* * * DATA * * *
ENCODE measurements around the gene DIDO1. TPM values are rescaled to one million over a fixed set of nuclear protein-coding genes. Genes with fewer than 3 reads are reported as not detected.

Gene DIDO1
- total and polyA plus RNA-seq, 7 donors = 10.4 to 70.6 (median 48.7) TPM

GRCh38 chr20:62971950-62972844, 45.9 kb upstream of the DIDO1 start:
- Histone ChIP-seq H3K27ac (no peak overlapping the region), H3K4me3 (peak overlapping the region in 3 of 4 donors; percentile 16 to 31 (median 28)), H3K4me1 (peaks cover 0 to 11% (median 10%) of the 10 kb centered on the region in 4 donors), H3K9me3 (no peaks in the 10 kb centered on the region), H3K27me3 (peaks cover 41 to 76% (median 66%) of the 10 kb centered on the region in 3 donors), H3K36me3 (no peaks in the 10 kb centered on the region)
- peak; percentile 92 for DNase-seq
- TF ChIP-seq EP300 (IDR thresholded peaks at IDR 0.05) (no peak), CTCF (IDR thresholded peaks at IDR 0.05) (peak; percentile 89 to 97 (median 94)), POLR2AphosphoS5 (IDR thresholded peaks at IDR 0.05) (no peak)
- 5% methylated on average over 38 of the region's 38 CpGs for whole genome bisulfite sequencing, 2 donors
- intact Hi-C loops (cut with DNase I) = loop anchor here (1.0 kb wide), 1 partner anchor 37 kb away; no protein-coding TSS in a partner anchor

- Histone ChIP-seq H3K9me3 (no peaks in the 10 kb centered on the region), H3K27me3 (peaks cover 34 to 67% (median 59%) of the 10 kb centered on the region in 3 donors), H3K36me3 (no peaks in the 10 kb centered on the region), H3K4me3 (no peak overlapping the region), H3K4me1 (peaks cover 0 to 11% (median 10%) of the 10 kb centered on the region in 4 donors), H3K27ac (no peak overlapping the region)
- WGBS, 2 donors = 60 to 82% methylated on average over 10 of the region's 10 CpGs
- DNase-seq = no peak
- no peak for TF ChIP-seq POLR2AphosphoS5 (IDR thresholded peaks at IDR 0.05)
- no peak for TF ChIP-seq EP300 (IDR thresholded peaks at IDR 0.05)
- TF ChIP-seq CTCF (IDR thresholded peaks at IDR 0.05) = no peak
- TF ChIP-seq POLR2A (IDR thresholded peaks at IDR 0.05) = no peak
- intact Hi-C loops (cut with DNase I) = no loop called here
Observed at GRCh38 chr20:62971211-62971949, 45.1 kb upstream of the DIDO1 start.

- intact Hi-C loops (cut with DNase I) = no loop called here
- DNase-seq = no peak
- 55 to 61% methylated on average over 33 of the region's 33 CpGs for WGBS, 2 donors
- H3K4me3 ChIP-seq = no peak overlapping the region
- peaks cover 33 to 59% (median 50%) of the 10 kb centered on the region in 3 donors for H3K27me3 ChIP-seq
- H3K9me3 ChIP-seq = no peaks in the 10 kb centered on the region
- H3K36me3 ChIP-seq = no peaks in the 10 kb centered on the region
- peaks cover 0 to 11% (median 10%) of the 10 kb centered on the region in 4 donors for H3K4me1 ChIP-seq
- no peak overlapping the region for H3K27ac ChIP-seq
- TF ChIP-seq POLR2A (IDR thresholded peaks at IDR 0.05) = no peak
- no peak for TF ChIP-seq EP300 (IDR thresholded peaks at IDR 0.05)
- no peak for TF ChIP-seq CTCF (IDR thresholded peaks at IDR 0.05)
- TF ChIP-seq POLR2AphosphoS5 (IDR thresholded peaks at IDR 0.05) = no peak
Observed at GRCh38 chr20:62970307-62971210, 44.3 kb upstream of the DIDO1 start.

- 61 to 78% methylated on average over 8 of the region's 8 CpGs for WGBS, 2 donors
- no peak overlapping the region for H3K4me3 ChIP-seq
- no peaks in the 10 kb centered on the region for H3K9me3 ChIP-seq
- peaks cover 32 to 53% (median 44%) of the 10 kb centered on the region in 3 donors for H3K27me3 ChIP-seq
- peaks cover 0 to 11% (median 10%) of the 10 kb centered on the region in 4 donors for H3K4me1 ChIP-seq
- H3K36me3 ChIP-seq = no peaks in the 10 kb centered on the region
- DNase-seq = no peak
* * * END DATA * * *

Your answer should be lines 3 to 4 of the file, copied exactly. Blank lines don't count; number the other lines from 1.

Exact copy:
- total and polyA plus RNA-seq, 7 donors = 10.4 to 70.6 (median 48.7) TPM

GRCh38 chr20:62971950-62972844, 45.9 kb upstream of the DIDO1 start: